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Closed since June, Manhan Bridge in Easthampton ready to reopen Thursday

GAZETTE FILE PHOTO

Michael Aubrey, 3 of Easthampton, sits with his grandfather and watches as employees of Northern Construction work on the Manhan Bridge project. The bridge will reopen today (Oct. 24, 2013) at 3:30 p.m.
CAROL LOLLIS

GAZETTE FILE PHOTO Michael Aubrey, 3 of Easthampton, sits with his grandfather and watches as employees of Northern Construction work on the Manhan Bridge project. The bridge will reopen today (Oct. 24, 2013) at 3:30 p.m. CAROL LOLLIS Purchase photo reprints »

EASTHAMPTON — Motorists and business owners in the city have a good reason to celebrate Thursday as the Route 10 bridge over the Manhan River is scheduled to reopen at 3:30 p.m., five weeks ahead of schedule.

The state Department of Transportation, which is paying for the $3.75 million project, originally said the bridge would be closed for six months from June 3 to Dec. 3. But workers from Northern Construction of Weymouth worked 10-hour days and six days a week to finish ahead of schedule, eying a $100,000 bonus the company would receive if it completed the work in only five months.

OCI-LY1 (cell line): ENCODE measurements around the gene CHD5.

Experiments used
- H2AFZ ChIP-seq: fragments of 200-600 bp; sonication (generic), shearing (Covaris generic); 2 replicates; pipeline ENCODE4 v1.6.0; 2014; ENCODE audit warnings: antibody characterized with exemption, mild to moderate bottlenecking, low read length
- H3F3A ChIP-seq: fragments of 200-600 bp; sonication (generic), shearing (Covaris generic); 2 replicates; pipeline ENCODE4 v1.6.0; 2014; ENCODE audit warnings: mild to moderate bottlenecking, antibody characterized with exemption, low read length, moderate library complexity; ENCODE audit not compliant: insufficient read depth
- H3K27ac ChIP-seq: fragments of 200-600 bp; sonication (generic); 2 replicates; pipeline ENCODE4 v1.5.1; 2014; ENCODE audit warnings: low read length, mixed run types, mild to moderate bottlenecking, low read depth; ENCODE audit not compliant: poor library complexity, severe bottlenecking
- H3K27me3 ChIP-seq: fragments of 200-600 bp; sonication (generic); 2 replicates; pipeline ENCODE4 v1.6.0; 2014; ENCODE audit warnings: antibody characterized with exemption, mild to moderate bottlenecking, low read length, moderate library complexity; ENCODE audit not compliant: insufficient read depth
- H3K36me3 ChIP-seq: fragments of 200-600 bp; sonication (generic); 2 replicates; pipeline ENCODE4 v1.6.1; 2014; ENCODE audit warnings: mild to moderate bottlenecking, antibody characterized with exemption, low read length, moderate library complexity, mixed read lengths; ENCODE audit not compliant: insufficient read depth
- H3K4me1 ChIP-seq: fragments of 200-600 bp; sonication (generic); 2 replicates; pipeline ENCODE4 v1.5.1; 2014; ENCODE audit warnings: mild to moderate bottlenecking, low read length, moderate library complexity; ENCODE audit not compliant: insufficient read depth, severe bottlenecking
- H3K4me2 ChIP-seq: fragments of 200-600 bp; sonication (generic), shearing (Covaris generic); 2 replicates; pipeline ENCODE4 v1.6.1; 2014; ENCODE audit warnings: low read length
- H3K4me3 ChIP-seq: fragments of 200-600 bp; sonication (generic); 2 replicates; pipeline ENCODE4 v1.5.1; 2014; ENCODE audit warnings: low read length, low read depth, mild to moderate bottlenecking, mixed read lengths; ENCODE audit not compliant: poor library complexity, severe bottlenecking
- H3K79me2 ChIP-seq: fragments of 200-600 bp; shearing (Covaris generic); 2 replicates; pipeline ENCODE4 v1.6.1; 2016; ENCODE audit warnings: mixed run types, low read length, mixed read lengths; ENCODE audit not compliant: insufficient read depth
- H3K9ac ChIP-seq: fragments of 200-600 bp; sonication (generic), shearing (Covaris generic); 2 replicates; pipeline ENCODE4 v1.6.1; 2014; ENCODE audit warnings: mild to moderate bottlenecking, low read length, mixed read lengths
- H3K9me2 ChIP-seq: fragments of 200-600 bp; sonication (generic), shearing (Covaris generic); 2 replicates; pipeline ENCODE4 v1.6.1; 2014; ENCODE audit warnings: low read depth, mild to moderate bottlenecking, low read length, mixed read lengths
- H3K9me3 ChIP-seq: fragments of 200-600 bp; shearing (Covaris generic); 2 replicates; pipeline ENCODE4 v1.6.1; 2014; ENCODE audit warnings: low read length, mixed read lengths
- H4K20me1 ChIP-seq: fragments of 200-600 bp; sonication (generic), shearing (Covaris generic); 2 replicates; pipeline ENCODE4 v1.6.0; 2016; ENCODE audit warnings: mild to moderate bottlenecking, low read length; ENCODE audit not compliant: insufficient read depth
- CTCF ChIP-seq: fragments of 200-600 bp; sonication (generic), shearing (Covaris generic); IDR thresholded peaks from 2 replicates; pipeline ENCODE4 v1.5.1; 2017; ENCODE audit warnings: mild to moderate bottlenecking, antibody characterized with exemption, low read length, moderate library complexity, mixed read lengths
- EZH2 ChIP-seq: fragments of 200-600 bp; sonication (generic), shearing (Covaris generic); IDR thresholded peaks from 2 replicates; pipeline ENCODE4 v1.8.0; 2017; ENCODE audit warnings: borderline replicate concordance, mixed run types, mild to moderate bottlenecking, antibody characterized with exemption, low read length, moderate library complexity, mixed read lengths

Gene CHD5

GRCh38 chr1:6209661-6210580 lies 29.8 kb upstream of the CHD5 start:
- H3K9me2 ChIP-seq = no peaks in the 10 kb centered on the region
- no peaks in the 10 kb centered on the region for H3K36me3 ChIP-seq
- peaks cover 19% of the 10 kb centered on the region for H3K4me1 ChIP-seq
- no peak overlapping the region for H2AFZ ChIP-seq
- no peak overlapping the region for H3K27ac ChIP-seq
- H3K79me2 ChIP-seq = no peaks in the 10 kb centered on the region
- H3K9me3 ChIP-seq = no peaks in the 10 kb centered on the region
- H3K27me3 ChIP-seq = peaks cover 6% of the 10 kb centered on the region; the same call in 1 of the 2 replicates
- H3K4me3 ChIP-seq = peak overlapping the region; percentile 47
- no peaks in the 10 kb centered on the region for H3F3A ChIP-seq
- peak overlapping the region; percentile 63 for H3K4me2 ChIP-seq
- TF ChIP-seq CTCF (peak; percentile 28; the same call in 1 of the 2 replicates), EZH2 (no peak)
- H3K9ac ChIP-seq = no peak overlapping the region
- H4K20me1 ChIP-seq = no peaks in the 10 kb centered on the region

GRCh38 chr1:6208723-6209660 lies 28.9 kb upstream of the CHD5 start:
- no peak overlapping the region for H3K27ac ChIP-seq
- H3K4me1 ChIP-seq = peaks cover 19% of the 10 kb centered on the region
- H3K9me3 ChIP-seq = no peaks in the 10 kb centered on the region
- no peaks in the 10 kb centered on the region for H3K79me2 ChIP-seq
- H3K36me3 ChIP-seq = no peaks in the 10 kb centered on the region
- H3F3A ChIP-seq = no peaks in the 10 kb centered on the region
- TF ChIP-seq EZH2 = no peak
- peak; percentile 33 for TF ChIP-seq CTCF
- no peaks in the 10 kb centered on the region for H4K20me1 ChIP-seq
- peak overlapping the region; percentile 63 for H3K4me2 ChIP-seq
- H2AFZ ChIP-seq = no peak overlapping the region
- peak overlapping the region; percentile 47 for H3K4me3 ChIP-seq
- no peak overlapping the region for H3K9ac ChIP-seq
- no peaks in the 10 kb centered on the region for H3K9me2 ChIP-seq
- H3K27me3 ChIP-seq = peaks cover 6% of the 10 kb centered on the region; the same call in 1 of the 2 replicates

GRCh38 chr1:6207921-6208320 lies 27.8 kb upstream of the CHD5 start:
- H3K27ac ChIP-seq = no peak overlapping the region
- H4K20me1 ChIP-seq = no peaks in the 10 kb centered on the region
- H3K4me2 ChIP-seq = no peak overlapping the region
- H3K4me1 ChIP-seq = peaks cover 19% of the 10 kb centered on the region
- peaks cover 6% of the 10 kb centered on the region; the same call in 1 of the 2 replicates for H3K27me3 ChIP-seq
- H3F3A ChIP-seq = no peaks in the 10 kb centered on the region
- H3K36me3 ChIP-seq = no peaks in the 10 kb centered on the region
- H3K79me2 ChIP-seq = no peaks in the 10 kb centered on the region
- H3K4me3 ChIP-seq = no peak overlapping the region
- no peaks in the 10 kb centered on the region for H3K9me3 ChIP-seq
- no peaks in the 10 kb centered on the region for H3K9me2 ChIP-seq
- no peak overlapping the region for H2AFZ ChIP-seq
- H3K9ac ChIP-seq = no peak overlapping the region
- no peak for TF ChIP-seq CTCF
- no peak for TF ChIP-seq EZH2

“Using accelerated construction techniques and extended work hours, MassDOT and its contractor are pleased to open the bridge to vehicles approximately five weeks ahead of schedule,” Sara Lavoie, a MassDOT spokeswoman, said in a statement.

“We’re very excited the state was able to do the project so effectively and on such a great timeline,” said Mayor Michael A. Tautznik. “MassDOT really bent over backwards to address our concerns” and accelerated the work. “There’s really nothing negative to say about the whole thing.”

The 62-year-old bridge was replaced because inspectors deemed it structurally deficient. It was part of the state’s Accelerated Bridge Program, which uses materials that were constructed off site to shorten the amount of time a bridge must be closed.

The bridge closure was a headache for drivers who were detoured onto Pleasant, Lovefield and O’Neill streets — or used an unofficial detour on West Street — to bypass the span. MassDOT estimated that 22,000 vehicles per day traveled the route.

Many businesses along the bypassed section of Route 10, also called Northampton Street, lost revenue because of the detours.

MassDOT Highway Administrator Frank DePaola will visit the completed bridge at 10 a.m. Monday to view the project and discuss the finishing touches that still need to be completed, Lavoie said.

Rebecca Everett can be reached at reverett@gazettenet.com.

It's a happy day;I live on Pleasant St. and it seems most of the 22,000 vehicles have been driving by my driveway. Great job in finishing the project early.

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